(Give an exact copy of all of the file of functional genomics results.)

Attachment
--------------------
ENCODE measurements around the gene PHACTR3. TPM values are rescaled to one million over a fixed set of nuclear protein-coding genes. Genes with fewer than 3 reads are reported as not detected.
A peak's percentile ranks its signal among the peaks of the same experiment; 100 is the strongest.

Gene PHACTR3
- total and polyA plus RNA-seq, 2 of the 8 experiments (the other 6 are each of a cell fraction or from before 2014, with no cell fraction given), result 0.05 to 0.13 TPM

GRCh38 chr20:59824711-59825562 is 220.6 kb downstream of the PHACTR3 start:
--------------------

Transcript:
ENCODE measurements around the gene PHACTR3. TPM values are rescaled to one million over a fixed set of nuclear protein-coding genes. Genes with fewer than 3 reads are reported as not detected.
A peak's percentile ranks its signal among the peaks of the same experiment; 100 is the strongest.

Gene PHACTR3
- total and polyA plus RNA-seq, 2 of the 8 experiments (the other 6 are each of a cell fraction or from before 2014, with no cell fraction given), result 0.05 to 0.13 TPM

GRCh38 chr20:59824711-59825562 is 220.6 kb downstream of the PHACTR3 start: